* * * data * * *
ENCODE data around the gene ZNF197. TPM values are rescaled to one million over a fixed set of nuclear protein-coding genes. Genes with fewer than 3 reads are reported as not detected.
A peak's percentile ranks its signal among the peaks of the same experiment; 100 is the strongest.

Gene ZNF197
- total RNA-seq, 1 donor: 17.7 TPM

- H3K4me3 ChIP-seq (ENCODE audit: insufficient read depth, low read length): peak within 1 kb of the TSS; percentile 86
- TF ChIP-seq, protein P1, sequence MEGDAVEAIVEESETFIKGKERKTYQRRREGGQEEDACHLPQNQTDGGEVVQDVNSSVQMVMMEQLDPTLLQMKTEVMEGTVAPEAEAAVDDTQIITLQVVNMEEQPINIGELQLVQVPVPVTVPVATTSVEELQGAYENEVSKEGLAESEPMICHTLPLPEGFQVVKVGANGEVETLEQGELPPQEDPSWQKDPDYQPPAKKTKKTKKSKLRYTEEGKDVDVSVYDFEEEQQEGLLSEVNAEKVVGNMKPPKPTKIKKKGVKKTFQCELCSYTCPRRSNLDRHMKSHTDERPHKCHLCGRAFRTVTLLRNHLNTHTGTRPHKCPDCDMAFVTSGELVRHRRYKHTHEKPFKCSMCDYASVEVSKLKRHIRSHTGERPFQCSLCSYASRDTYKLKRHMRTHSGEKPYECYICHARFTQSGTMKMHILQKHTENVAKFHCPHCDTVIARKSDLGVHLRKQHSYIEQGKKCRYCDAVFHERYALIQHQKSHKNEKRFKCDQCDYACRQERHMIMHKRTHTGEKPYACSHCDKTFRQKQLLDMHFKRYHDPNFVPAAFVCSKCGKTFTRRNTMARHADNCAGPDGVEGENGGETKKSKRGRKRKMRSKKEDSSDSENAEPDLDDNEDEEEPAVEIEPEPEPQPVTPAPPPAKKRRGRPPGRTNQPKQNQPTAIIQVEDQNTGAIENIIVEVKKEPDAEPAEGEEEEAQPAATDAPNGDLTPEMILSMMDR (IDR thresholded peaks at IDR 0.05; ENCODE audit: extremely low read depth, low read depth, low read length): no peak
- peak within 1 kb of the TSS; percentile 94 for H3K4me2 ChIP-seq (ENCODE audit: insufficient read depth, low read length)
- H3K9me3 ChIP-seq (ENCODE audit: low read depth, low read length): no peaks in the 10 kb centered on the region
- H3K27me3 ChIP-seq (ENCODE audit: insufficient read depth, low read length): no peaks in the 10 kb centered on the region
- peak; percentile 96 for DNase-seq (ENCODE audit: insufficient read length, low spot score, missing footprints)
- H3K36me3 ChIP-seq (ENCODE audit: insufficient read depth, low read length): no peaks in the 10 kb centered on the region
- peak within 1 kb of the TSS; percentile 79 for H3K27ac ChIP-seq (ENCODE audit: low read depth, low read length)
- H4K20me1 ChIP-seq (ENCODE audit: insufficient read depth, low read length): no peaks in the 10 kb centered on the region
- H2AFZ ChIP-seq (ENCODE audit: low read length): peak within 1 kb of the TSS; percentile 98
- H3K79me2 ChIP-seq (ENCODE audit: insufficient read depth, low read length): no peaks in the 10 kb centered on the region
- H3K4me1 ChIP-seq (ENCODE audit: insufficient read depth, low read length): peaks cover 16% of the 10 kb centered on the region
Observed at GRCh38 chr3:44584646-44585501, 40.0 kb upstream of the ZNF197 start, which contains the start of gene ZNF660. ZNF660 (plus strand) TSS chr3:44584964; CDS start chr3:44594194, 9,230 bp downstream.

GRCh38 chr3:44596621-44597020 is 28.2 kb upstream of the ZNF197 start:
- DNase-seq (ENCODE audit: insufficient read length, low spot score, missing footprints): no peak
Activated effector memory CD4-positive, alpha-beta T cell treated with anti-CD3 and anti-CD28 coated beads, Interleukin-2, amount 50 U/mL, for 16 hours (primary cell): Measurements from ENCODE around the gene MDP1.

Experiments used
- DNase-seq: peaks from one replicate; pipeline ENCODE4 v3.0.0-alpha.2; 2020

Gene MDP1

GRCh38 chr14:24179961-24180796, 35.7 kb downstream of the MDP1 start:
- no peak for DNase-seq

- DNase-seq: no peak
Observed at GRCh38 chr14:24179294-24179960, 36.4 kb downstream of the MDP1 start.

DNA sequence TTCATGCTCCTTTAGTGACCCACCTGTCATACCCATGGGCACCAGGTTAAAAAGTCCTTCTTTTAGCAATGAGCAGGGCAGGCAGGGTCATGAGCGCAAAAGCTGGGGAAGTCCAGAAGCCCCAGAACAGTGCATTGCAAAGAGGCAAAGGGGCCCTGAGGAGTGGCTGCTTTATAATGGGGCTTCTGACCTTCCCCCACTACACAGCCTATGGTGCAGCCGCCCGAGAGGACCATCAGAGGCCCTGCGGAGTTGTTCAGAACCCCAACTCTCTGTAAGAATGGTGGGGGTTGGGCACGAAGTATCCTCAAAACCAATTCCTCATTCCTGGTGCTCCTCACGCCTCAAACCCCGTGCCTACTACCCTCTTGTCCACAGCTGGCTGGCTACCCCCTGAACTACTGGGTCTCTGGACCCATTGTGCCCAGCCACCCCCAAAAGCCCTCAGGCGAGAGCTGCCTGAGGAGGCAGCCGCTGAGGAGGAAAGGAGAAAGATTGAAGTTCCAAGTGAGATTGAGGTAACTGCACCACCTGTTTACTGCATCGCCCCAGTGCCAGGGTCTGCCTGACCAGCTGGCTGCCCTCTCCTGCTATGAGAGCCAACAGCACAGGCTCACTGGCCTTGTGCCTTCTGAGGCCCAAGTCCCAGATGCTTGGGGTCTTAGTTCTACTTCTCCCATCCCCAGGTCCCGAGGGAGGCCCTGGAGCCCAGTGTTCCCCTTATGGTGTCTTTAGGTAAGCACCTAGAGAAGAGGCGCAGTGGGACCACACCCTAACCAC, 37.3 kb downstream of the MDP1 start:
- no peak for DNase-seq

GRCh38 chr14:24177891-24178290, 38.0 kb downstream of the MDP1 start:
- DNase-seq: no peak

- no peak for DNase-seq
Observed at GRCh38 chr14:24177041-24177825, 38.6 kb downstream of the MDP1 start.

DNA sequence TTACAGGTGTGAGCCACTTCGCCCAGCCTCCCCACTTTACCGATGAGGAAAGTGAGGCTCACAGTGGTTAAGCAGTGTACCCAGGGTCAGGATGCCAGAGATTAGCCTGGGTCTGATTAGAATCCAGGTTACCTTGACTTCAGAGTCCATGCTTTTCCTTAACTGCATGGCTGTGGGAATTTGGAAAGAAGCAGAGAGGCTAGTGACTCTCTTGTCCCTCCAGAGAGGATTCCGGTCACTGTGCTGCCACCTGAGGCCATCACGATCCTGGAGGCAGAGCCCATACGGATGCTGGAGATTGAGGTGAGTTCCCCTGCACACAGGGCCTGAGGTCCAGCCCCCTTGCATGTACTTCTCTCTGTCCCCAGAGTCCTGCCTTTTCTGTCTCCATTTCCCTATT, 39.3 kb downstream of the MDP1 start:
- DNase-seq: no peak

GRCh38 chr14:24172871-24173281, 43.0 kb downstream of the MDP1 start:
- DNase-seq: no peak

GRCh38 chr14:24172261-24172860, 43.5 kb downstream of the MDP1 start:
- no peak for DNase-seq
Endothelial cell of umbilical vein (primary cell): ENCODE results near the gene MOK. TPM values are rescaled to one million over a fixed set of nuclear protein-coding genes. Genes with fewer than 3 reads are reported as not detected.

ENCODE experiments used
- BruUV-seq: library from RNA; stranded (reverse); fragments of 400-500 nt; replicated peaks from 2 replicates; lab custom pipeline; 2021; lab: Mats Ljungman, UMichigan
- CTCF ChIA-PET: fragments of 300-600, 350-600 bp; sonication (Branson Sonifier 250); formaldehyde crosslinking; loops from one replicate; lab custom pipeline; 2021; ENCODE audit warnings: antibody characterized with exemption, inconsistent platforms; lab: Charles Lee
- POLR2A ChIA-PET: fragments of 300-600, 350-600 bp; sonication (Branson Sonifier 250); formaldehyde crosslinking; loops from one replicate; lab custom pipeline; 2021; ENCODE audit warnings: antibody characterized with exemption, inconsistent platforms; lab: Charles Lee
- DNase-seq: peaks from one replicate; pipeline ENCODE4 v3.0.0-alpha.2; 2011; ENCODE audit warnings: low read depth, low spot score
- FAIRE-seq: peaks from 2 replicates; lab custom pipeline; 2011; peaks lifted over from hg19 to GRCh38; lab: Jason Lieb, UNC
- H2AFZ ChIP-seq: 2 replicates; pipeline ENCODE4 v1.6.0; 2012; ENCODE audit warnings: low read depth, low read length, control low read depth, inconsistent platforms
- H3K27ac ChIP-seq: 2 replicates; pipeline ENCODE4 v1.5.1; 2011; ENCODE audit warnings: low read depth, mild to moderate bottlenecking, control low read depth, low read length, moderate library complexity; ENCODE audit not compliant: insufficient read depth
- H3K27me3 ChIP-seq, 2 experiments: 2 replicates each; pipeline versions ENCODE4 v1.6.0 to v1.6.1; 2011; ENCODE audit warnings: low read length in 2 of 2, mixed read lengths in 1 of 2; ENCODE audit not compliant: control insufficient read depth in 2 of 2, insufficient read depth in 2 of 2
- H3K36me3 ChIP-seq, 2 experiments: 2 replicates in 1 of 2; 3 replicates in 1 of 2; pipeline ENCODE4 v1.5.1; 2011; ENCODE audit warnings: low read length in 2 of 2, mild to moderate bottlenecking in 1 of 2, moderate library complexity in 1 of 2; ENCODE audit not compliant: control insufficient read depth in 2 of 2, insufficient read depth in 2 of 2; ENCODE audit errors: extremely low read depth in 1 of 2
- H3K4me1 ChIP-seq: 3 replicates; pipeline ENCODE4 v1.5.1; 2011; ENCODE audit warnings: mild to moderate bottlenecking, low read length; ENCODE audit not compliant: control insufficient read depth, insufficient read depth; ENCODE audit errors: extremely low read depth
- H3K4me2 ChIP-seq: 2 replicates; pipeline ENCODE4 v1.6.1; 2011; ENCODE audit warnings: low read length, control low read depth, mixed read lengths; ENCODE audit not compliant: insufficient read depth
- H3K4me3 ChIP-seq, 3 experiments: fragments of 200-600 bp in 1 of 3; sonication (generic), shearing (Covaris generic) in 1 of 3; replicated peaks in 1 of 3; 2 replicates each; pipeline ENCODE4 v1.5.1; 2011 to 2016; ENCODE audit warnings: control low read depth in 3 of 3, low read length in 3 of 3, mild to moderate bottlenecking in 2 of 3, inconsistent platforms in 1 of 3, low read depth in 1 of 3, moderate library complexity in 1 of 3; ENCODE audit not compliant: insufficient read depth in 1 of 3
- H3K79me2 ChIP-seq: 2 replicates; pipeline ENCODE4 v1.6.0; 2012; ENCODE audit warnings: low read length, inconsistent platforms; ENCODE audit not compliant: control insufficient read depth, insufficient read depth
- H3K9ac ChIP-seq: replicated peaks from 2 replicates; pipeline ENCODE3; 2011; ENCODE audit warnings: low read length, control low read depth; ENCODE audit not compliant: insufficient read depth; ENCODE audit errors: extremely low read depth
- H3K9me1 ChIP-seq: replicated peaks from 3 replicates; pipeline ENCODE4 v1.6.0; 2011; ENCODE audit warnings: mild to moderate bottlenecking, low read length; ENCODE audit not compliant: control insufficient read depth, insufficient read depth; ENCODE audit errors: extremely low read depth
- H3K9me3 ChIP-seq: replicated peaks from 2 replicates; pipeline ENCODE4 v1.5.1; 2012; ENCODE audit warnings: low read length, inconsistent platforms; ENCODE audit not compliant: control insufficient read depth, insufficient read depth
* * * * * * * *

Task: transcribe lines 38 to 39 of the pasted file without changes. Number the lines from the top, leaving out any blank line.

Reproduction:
GRCh38 chr14:24172261-24172860, 43.5 kb downstream of the MDP1 start:
- no peak for DNase-seq